Rapid Response: WarGames

wargames-posterNostalgia does strange things to people. “WarGames” was a major blockbuster in 1983, the fifth highest grossing movie of the year and even the recipient of three Oscar nominations. I watched it because the film has a prominent place in the book “Ready Player One,” in which the lead character Parzival steps into David Lightman’s shoes and gets to act out the entire movie virtually. And yet it’s strange to think that anyone, even Ernest Cline, would imagine the film has aged well.

For one, hacking and even the presence of a NORAD command center for tracking the war were inventive images and concepts that gained some added credibility in pop culture following this film. But it also has to do with the film’s themes, which Roger Ebert argued in his original 4-star review went beyond those of simply being a “Fail-Safe,” Cold War Paranoia knock off. Not only does that not give enough credit to “Fail-Safe,” which feels as tightly wound, crisply made and poignant on a political theory and even a technological level, it’s overselling the virtues of John Badham’s (“Saturday Night Fever“) film.

Broderick in his pre-Ferris Bueller days plays a teenage hacker named David trying to tap into a video game company’s servers, only to stumble across a military super computer programmed to calculate outcomes in a nuclear war with the Russians. Alongside his girlfriend played by Ally Sheedy in her pre-“Breakfast Club” days, David accidentally triggers a war simulation that fools the military generals into believing conflict is imminent.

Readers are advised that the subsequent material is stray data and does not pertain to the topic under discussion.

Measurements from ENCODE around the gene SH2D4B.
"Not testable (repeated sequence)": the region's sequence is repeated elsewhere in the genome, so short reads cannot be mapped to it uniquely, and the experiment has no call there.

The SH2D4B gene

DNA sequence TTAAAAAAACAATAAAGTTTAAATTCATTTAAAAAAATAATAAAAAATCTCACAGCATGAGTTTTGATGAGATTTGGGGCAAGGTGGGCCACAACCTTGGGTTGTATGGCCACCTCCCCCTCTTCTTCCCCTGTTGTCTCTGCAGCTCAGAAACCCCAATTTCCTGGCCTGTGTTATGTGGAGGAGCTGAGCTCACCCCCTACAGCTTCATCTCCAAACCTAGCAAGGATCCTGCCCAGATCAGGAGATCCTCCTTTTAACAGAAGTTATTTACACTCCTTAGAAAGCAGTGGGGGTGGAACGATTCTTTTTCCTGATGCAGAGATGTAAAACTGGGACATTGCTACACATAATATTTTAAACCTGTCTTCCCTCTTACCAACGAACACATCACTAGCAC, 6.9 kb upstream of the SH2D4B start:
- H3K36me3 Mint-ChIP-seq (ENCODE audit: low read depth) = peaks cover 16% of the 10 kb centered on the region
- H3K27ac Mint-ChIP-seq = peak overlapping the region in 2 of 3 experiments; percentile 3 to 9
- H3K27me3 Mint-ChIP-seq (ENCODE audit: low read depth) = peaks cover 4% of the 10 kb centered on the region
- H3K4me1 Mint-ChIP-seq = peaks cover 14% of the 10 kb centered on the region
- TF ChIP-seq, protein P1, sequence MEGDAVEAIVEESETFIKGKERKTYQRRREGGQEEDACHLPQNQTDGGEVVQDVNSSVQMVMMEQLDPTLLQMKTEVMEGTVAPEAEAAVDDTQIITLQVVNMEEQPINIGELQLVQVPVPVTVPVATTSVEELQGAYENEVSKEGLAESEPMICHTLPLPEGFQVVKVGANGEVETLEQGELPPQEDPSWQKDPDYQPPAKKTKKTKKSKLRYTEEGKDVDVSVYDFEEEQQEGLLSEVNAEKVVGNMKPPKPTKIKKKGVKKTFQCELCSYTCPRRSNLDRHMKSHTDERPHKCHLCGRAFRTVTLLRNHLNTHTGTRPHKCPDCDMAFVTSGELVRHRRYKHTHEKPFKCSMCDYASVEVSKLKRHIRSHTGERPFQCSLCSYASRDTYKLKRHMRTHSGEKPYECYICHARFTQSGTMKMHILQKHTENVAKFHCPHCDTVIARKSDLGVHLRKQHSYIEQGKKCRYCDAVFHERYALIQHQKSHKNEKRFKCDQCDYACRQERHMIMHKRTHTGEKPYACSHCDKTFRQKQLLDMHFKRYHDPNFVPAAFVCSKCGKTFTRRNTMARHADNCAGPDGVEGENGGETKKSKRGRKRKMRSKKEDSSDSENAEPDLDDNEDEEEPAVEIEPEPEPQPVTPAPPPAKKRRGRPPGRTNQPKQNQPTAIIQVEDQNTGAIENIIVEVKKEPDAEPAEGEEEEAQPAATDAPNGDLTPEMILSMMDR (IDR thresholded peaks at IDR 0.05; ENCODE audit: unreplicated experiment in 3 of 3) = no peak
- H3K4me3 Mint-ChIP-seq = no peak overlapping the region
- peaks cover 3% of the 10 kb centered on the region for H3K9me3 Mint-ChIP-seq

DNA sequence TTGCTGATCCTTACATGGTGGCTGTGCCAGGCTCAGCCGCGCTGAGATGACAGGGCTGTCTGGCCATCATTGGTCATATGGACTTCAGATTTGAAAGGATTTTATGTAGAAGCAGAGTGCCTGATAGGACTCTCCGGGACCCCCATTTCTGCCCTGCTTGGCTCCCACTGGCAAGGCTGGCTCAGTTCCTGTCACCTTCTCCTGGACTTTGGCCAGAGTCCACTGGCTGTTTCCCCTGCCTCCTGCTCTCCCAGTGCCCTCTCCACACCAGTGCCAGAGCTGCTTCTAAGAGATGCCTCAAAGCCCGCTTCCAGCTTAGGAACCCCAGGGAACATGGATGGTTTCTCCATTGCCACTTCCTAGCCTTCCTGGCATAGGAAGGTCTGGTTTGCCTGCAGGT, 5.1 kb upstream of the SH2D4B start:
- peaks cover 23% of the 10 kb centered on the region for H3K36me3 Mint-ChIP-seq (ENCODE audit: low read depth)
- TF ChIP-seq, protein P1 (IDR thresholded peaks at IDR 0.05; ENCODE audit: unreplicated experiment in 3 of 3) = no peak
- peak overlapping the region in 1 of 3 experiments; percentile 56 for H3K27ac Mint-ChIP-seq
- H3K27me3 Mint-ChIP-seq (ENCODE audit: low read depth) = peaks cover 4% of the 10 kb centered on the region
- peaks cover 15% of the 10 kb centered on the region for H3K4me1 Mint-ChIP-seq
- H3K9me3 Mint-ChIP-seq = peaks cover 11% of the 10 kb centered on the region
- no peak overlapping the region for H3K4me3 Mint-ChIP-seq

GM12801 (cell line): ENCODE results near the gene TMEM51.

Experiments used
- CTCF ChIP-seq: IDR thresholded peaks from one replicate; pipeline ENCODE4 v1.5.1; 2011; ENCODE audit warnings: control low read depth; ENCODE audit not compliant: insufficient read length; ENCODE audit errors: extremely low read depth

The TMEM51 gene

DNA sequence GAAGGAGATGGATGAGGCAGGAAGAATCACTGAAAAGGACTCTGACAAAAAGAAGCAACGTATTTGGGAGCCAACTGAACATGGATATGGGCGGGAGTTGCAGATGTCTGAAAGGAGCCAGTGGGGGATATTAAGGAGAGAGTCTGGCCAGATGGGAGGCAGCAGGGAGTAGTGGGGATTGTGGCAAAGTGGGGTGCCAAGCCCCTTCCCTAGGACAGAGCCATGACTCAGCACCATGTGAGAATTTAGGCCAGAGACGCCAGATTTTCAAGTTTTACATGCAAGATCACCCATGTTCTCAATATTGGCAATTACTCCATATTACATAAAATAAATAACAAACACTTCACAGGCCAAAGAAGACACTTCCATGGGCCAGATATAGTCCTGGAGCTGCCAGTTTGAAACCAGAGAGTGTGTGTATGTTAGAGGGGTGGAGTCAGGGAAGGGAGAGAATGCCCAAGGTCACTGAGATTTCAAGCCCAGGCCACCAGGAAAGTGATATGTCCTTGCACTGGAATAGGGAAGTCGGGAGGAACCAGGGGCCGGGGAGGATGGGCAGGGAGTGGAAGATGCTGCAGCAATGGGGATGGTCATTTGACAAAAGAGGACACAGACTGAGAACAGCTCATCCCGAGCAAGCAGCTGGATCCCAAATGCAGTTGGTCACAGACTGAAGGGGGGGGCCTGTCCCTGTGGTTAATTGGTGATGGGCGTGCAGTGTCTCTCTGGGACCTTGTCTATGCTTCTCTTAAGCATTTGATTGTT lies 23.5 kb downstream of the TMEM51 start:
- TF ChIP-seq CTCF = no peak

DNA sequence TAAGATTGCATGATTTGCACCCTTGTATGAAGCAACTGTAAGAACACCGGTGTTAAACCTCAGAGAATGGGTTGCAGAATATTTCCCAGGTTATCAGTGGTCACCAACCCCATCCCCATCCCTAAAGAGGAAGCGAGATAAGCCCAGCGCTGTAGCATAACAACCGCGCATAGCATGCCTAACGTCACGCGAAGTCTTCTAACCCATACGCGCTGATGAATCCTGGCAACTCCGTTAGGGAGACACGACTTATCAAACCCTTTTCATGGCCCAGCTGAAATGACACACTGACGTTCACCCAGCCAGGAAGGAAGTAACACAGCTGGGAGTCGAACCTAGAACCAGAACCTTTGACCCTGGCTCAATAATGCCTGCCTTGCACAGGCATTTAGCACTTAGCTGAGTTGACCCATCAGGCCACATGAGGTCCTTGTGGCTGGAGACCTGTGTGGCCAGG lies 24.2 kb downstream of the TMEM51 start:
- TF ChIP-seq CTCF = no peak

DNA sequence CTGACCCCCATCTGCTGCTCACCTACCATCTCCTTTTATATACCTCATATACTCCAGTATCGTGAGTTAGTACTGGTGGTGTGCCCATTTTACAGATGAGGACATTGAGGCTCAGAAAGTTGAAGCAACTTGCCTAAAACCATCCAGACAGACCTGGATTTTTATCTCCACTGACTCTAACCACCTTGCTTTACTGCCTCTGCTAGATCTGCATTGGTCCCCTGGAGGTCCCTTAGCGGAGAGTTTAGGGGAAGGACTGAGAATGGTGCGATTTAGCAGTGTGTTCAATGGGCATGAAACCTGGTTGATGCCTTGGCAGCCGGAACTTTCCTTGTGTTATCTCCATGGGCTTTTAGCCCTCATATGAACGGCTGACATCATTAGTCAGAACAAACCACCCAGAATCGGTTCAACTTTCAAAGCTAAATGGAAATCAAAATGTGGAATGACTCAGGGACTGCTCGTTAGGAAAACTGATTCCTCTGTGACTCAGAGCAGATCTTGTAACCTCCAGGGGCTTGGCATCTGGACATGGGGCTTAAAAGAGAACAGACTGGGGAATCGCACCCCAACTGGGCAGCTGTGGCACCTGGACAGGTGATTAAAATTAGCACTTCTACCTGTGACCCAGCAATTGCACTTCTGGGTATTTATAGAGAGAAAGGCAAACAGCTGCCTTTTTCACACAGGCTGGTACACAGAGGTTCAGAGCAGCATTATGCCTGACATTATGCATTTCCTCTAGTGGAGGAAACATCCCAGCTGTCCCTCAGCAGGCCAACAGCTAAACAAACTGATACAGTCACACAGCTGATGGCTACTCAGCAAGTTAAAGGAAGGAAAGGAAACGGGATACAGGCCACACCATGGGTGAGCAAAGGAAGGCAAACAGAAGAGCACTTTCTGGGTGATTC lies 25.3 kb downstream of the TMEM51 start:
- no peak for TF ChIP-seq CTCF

Computers have no morality, the film attests, only game-like logic. In turn, Badham smartly gives David the same vices. He changes his own grades without any inkling of the consequences, and when he decides to play “Global Thermonuclear War,” he does so recklessly and with gleeful abandon. Like the computer programmed to learn, he’s a kid who needs to mature. It makes for tense, tight and adventurous dialogue, and this added nuance makes the otherwise dryer war room discussions of who pulls the strings, man or machine, more thoughtful. For instance, the film’s General remains the most skeptical, and yet he’s the one most convinced and sucked in by what the computer tells him.

But the technophobia would be a lot more engaging and relevant if even a bit of the scenario seemed plausible. “WarGames” has the appearance of understanding computers, but maybe not humans. Despite no confirmations, no visible proof or no radar evidence, the entire military and President remain convinced that missiles are on their way to destroy everything. In one scene, the government agents assume David must be a spy working with someone on the outside, but it’s a series of dumb misunderstandings. At what point does the film shift from the genuine paradoxes of man vs. machine to just being something of a loony thriller?

I’m also seriously missing Broderick’s Ferris Bueller charms and sense of humor, even if he still has the sheepish quality down. “WarGames” has flashes of a sense of humor, like when David’s father slathers his corn in butter, or when a needle-nosed nerd in a computer lab starts butting in to the tense war drama, but the film lacks the whimsy that someone like Spielberg would’ve given it. And how it ever got nominated for Best Cinematography and was considered to be in the same league as something like “Fanny and Alexander” I’ll never know.

“The only winning move is not to play. How about a nice game of chess?” Those are some of “WarGames” closing lines, and they’re good ones, a whole mess of social theory and Cold War paranoia summed up in one succinct line. Except if that’s the film’s biggest takeaway, it’s hard to say that it really stands apart from the other Cold War thrillers like it.

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